It has been four weeks since we took Calvin to the emergency room, and three weeks since he had surgery to install three stainless steel screws into his femur which had been broken during a fall at school. He has spent the better part of every day since in bed recovering. It's a good thing my husband is gainfully employed so I can stay home all day taking care of our son. A little over a week ago, with help from me to hold his hands on a walker, Calvin began taking a few baby steps each day from his bedroom to ours. It's a bit of a struggle; he can't go far—just partway across the carpeted room. Sometimes his little legs quiver. Is he in pain? Are his muscles fatigued? Both? Since he can't tell me, I can't be sure, and that just about kills me.
When I think about how long it took Calvin to get to the point where he could walk safely and somewhat independently (was it ten, twelve, fourteen years?) without a safety harness or a hand to hold, I could cry. He and I have worked so goddamn hard to get where he got before the fall, and it's painful to think it was lost—at least temporarily—in a matter of seconds.
Last Friday, we brought Calvin back to see the orthopedic surgeon. They took more x-rays and the surgeon removed the dressing protecting Calvin's incision. The surgeon said Calvin's hip—the incision, femoral head, femur and three stainless steel cannulated screws—looked "good." We went home and gave Calvin his first bath and shampoo in twenty-four days.
Thankfully, it seems our boy is on the mend, though he is still walking very tentatively and not for any significant distance, and he can't do stairs for another two weeks, which means I have to scooch downstairs with him on our bums and carry his ninety-two pounds upstairs. What I worry about as much as anything is that Calvin will suffer the kind of hidden and chronic pain—like headaches or arthritis—that isn't bad enough to cause him to limp or bring him to tears, but exists nonetheless. We can never know, for instance, if those steel screws will at some point cause him bone pain or if they'll irritate the surrounding tissue. It's miserable knowing my baby can't tell us when he's hurting, can't get relief for what ails him. It's the trouble with mothering him, which—though I've struggled at times in my life—may be the hardest thing I've ever done.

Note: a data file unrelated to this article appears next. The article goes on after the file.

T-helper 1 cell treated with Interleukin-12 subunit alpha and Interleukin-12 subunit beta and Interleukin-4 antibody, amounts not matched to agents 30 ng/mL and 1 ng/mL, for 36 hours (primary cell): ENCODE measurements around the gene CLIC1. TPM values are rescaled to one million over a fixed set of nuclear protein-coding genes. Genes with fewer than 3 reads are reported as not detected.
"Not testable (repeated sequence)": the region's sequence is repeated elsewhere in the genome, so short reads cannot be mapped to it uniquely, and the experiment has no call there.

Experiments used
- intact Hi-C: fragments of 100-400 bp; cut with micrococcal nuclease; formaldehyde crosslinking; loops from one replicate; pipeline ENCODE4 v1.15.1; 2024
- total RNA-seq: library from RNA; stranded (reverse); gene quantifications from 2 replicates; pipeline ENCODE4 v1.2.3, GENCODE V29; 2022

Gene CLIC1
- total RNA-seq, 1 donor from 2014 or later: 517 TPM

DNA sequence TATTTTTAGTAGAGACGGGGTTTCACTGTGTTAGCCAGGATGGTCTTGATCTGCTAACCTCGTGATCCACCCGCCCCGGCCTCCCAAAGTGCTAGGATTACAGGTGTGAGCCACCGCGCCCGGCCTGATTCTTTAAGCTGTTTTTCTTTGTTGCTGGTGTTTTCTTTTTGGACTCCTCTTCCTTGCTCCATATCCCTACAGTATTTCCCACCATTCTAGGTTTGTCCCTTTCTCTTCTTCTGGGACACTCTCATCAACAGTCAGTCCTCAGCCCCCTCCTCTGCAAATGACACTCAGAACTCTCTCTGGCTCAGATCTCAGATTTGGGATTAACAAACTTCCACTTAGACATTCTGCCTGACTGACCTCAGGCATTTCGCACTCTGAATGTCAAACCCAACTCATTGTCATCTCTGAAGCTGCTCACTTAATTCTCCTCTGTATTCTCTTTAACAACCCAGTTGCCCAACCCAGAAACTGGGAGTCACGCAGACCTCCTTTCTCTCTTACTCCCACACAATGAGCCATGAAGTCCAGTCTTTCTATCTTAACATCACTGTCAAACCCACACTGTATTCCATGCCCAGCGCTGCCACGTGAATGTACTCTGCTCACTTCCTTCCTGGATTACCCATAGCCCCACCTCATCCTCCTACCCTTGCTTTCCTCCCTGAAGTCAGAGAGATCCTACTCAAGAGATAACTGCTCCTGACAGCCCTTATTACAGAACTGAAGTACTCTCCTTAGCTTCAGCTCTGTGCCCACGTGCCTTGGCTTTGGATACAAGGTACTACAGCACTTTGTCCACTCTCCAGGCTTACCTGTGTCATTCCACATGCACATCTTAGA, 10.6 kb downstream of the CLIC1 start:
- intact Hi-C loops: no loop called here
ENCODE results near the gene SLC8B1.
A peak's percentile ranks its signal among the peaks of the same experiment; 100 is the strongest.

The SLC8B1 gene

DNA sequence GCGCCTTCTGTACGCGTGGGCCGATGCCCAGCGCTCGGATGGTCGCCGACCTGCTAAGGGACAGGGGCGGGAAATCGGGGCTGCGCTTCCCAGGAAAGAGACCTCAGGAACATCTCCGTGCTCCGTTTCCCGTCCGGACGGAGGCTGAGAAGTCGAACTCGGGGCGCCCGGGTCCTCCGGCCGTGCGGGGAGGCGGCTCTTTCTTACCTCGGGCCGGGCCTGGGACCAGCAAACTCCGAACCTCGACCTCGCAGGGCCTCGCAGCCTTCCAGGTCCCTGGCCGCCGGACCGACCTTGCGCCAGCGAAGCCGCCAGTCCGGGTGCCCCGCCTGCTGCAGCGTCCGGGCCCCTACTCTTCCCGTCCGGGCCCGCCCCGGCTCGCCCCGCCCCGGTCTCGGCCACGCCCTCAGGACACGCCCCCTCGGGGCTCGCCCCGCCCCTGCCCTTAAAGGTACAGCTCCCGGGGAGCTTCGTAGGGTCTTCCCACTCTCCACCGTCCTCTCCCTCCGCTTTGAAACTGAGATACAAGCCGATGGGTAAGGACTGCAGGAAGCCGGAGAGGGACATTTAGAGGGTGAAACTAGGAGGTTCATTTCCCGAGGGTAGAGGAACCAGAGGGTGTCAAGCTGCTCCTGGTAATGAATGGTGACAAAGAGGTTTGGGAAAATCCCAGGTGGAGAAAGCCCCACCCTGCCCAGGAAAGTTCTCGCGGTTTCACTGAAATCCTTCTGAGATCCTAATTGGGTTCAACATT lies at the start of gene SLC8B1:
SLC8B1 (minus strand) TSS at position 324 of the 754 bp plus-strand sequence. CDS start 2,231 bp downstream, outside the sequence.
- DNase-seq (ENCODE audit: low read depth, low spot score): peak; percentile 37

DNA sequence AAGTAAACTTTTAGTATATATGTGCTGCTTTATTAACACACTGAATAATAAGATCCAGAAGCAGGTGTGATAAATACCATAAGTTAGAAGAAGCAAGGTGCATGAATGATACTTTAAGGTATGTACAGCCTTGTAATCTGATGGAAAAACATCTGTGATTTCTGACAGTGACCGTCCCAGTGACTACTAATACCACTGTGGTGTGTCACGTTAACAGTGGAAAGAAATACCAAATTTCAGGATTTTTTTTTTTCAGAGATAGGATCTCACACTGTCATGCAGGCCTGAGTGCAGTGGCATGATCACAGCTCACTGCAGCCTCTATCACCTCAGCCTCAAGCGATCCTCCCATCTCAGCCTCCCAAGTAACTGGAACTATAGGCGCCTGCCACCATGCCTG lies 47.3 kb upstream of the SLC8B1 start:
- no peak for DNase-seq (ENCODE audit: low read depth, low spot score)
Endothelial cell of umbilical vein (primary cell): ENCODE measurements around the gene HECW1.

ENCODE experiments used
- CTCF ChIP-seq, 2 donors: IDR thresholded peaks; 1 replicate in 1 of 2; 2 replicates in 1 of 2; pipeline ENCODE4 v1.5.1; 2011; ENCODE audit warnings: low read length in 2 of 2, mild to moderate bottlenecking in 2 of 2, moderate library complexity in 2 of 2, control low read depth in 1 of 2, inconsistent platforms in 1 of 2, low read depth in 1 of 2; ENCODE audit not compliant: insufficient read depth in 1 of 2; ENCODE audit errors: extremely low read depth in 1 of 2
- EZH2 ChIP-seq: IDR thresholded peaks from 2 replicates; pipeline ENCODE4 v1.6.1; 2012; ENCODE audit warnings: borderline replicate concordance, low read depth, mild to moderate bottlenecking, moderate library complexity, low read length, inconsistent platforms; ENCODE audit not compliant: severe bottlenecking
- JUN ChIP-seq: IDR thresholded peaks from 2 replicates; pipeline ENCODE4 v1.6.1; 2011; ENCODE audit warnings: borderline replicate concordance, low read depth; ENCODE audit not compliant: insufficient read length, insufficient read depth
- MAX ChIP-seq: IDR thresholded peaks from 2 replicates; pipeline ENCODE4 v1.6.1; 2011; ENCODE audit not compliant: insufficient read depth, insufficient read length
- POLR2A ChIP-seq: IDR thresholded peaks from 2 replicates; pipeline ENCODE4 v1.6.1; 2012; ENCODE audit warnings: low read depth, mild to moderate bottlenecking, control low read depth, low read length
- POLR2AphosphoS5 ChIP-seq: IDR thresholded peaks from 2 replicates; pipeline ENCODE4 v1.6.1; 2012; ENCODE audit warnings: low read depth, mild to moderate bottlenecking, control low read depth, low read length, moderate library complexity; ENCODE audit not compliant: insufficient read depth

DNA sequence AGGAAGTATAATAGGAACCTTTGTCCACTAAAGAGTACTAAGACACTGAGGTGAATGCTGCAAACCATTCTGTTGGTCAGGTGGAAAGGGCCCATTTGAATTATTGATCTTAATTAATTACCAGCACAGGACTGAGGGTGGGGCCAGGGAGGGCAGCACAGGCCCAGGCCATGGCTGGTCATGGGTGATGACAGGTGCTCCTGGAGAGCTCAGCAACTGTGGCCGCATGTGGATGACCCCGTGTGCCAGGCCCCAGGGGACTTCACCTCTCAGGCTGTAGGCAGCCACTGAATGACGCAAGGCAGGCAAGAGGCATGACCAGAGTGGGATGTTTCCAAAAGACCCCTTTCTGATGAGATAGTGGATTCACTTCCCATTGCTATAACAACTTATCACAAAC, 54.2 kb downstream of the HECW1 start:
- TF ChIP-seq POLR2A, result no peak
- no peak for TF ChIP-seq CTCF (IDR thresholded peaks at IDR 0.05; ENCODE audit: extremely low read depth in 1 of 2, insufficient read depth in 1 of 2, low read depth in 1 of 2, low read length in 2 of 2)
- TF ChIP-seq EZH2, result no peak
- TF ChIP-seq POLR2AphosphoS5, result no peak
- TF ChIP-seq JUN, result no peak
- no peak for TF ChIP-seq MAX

On Wednesday morning, my son was wheeled into the operating room of our local hospital. Michael donned a bunny suit, cap and booties to accompany him until the anesthesiologist put Calvin under. Standing in the hospital room alone, looking out into the woods—a very similar view to the one we had when Calvin and I boarded in the labor and delivery ward for several weeks after Calvin was born—I felt a bit incredulous. Incredulous that my sweet little unassuming son was being drugged up, cut open, muscle splayed apart, femur drilled and fit with three stainless steel screws, all because of a regrettable accident at school the previous week. I was living one of my worst nightmares as the parent of a child who, despite his inner and outer loveliness, has already been the source of so much angst and grief.